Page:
Service of the Legacy of Passionate Hobbies

May 23rd, 2019

Categories: Flowers, Games, Gardening, Hobby, Plants



My family was besotted by The New York Times Sunday crossword puzzle and bridge. I was interested in neither and that’s never changed. I’d cringe when someone would ask: “What’s a five letter word for X?”

However, I have always had plants, like my dad. In fact, I have a third cousin of a dracaena that he nurtured since the 1960s and an asparagus fern that was his. [He died in 1985.] The fern thrived in the country. I had to split it in two for the move and I’m resuscitating it in its new home. I also play a lot of solitaire on my computer either during long conference calls or as a quick break. My dad played with cards almost every night.

When I recently asked a friend, who lives in a house in the suburbs, what flowers she’d planted in her garden this spring she said “none.” Her mother was a zealous gardener. She thought her lack of interest in flowers may have been related. She works on the Times‘ Sunday puzzle, she said, something her father also finished weekly.

I mentioned all this to another friend who shared a different twist. Her mother was an expert knitter who made countless magnificent, complicated Irish knit baby sweaters. After her husband–my friend’s father–died she stopped cold. Eventually my friend asked her why she didn’t knit anymore and her mother replied, “I don’t know how.”

Are hobby choices as much psychological as they are related to a person’s druthers and abilities? Do you share hobbies with a parent? Have you turned away from or added a hobby?


2 Responses to “Service of the Legacy of Passionate Hobbies”

  1. BC Said:

    Think hobbies can change over time as we go through
    different chapters in our lives. For me, childhood-singing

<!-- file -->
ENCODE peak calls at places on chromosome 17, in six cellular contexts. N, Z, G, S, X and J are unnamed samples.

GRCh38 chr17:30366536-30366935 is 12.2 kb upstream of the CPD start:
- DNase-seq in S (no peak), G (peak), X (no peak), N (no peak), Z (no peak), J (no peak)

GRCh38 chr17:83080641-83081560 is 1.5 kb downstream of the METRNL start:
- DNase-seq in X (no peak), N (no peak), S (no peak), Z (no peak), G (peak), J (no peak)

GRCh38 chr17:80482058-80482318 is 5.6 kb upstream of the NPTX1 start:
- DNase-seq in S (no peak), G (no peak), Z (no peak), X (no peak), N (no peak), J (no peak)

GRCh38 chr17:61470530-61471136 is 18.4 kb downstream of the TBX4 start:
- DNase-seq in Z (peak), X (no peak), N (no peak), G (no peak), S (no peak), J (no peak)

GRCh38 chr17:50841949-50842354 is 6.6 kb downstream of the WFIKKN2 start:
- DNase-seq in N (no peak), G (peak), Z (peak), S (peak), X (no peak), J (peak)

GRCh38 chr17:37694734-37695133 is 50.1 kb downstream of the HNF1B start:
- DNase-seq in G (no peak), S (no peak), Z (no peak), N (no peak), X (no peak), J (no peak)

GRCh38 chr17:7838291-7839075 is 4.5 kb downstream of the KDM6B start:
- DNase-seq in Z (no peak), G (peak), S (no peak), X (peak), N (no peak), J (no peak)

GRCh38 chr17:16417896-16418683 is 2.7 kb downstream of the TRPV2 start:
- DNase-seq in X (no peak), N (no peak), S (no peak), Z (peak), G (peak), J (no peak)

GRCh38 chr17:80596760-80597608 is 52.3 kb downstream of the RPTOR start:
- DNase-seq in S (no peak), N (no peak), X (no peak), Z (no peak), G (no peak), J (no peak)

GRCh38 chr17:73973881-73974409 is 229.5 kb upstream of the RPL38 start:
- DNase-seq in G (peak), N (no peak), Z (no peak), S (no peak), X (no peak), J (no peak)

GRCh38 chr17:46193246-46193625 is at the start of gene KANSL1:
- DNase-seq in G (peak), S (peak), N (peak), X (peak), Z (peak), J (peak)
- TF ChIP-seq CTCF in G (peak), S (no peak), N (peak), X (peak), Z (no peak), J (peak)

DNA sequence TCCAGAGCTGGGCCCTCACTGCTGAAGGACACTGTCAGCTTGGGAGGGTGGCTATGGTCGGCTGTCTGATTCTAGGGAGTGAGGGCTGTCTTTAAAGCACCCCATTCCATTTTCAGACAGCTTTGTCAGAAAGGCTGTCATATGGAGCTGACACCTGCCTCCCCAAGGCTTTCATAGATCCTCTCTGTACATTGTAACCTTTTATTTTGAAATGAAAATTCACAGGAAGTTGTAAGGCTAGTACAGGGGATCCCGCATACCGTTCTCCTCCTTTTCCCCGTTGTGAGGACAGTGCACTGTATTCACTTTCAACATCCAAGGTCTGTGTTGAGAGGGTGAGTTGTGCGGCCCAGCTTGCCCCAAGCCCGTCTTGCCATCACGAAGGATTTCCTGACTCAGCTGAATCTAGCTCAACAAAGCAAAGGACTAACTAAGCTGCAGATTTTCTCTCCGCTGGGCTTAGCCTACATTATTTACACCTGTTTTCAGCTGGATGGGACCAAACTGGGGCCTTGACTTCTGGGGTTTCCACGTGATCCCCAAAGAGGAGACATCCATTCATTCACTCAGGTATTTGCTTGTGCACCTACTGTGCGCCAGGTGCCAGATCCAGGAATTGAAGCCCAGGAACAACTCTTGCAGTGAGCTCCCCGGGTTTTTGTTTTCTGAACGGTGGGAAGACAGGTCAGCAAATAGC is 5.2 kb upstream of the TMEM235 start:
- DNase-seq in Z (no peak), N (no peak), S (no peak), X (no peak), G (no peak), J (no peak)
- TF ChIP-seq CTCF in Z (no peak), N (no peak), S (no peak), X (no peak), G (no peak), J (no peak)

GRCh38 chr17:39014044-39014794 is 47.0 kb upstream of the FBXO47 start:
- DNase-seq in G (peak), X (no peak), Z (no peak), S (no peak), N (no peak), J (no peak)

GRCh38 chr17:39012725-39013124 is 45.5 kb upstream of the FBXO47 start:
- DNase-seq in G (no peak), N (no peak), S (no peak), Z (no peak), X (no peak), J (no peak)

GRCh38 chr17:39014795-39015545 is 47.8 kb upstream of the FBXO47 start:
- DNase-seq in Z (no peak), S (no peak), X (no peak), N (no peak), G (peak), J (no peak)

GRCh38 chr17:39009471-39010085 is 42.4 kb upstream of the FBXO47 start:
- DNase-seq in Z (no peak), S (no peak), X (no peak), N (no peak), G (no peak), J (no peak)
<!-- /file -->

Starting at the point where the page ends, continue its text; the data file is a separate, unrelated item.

in church choir from age three, biking, bowling with Dad, piano, then high school- singing, playing soft ball, field hockey, basketball, playing the saxophone in the school band and parts in plays/musicals. College-less time for hobbies but managed singing in the choir, field hockey, bird watching,
    and writing poetry. Medical school did not afford much free time for hobbies, but I maintained church choir, horse back riding in Central Park, and musicals on Broadway.

    Then marriage , motherhood , and work took up time, and
    activities centered around our son, but I was able to continue
    as soprano soloist in a local church., and write poetry.

    Senior years, lost my voice from overuse, and joined the
    bell choir at church.Writing poetry continued, and we took up
    croquet. Tried golf for awhile, but that faded after a few years.
    Have become active in our theater group as producer and back stage work.

    Now the 80’s have just brought bilateral deafness, so hearing aides will be my new adventure. Over time, friends come and go, which makes life interesting as one enters new chapters of life.

  2. EAM Said:

    I came across this segment on Today. It says that if you’re focusing on your project, then you aren’t focusing on whatever else is preoccupying your thoughts.

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